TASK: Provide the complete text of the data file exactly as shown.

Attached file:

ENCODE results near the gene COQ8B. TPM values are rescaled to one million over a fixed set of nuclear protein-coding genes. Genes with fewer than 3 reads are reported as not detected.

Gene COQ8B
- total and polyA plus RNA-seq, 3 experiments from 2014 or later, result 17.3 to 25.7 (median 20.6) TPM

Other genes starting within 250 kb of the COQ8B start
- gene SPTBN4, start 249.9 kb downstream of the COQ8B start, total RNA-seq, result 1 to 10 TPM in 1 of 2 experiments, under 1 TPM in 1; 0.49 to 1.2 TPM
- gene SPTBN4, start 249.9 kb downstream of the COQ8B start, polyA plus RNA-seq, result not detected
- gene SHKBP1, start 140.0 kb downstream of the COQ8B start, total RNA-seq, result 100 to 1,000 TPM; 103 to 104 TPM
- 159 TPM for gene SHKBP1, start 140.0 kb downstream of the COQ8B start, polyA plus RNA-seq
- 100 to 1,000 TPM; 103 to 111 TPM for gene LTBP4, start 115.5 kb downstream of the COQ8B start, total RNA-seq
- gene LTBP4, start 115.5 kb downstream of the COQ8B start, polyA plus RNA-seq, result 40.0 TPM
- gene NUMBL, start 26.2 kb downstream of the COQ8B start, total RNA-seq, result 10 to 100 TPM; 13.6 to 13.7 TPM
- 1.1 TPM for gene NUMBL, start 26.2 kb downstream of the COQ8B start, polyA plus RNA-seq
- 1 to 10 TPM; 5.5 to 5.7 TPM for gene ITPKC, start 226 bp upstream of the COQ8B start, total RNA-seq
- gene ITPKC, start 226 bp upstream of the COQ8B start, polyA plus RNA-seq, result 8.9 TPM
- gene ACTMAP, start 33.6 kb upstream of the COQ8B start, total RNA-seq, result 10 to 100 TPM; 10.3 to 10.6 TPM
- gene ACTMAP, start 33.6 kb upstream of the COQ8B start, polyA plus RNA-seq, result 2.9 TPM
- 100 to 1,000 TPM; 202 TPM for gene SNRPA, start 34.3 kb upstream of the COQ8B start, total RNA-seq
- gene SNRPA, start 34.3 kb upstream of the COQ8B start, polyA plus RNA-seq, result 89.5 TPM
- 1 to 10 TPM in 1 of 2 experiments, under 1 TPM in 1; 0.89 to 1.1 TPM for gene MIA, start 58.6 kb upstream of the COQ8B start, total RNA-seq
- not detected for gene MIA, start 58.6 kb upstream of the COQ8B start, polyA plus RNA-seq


ENCODE results near the gene COQ8B. TPM values are rescaled to one million over a fixed set of nuclear protein-coding genes. Genes with fewer than 3 reads are reported as not detected.

Gene COQ8B
- total and polyA plus RNA-seq, 3 experiments from 2014 or later, result 17.3 to 25.7 (median 20.6) TPM

Other genes starting within 250 kb of the COQ8B start
- gene SPTBN4, start 249.9 kb downstream of the COQ8B start, total RNA-seq, result 1 to 10 TPM in 1 of 2 experiments, under 1 TPM in 1; 0.49 to 1.2 TPM
- gene SPTBN4, start 249.9 kb downstream of the COQ8B start, polyA plus RNA-seq, result not detected
- gene SHKBP1, start 140.0 kb downstream of the COQ8B start, total RNA-seq, result 100 to 1,000 TPM; 103 to 104 TPM
- 159 TPM for gene SHKBP1, start 140.0 kb downstream of the COQ8B start, polyA plus RNA-seq
- 100 to 1,000 TPM; 103 to 111 TPM for gene LTBP4, start 115.5 kb downstream of the COQ8B start, total RNA-seq
- gene LTBP4, start 115.5 kb downstream of the COQ8B start, polyA plus RNA-seq, result 40.0 TPM
- gene NUMBL, start 26.2 kb downstream of the COQ8B start, total RNA-seq, result 10 to 100 TPM; 13.6 to 13.7 TPM
- 1.1 TPM for gene NUMBL, start 26.2 kb downstream of the COQ8B start, polyA plus RNA-seq
- 1 to 10 TPM; 5.5 to 5.7 TPM for gene ITPKC, start 226 bp upstream of the COQ8B start, total RNA-seq
- gene ITPKC, start 226 bp upstream of the COQ8B start, polyA plus RNA-seq, result 8.9 TPM
- gene ACTMAP, start 33.6 kb upstream of the COQ8B start, total RNA-seq, result 10 to 100 TPM; 10.3 to 10.6 TPM
- gene ACTMAP, start 33.6 kb upstream of the COQ8B start, polyA plus RNA-seq, result 2.9 TPM
- 100 to 1,000 TPM; 202 TPM for gene SNRPA, start 34.3 kb upstream of the COQ8B start, total RNA-seq
- gene SNRPA, start 34.3 kb upstream of the COQ8B start, polyA plus RNA-seq, result 89.5 TPM
- 1 to 10 TPM in 1 of 2 experiments, under 1 TPM in 1; 0.89 to 1.1 TPM for gene MIA, start 58.6 kb upstream of the COQ8B start, total RNA-seq
- not detected for gene MIA, start 58.6 kb upstream of the COQ8B start, polyA plus RNA-seq